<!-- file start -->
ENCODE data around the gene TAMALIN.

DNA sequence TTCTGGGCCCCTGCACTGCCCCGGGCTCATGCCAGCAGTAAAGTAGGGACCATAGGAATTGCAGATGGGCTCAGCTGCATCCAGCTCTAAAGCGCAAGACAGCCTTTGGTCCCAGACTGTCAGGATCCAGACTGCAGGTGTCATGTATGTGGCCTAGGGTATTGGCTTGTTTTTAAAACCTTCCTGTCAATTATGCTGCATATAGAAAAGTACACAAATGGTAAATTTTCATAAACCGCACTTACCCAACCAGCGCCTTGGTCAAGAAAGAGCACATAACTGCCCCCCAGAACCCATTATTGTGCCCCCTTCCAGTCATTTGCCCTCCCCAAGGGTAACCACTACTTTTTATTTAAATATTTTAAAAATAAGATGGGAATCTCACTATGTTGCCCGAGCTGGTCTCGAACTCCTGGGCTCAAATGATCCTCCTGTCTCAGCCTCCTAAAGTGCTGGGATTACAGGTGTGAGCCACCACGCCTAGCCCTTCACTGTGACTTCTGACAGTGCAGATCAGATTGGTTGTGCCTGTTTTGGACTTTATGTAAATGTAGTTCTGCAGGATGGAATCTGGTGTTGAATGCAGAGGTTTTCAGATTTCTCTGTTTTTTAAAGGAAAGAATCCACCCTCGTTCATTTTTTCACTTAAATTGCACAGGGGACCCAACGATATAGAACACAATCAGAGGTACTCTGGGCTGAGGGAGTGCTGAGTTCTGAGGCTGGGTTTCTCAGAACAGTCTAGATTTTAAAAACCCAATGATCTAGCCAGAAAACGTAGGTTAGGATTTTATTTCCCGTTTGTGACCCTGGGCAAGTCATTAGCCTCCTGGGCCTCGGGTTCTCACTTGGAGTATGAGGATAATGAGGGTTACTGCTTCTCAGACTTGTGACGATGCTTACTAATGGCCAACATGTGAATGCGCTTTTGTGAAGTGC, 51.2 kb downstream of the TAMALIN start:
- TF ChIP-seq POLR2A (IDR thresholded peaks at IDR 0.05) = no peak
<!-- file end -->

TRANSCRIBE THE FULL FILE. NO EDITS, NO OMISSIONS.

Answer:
ENCODE data around the gene TAMALIN.

DNA sequence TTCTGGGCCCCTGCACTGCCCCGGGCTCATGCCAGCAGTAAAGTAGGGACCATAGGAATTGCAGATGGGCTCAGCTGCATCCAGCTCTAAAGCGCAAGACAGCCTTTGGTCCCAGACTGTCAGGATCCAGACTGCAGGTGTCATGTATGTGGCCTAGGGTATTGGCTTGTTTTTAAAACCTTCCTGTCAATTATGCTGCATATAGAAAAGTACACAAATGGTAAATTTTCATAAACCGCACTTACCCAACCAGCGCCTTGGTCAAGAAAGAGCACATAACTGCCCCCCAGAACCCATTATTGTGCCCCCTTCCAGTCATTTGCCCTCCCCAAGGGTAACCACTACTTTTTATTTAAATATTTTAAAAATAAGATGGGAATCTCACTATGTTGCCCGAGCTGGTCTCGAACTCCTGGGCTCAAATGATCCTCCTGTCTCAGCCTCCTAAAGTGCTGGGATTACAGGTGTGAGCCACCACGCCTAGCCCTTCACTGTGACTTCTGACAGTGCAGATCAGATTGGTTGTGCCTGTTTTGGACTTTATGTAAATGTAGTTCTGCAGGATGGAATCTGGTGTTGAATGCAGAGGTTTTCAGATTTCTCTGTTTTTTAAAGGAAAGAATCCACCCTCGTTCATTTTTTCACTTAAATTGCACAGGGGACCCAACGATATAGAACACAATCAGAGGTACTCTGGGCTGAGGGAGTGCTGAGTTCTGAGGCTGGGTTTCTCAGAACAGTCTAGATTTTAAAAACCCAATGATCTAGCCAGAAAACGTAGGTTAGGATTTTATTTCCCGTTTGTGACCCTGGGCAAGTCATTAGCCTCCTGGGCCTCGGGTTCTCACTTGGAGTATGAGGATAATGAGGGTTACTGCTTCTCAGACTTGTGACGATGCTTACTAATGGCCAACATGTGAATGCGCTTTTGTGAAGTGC, 51.2 kb downstream of the TAMALIN start:
- TF ChIP-seq POLR2A (IDR thresholded peaks at IDR 0.05) = no peak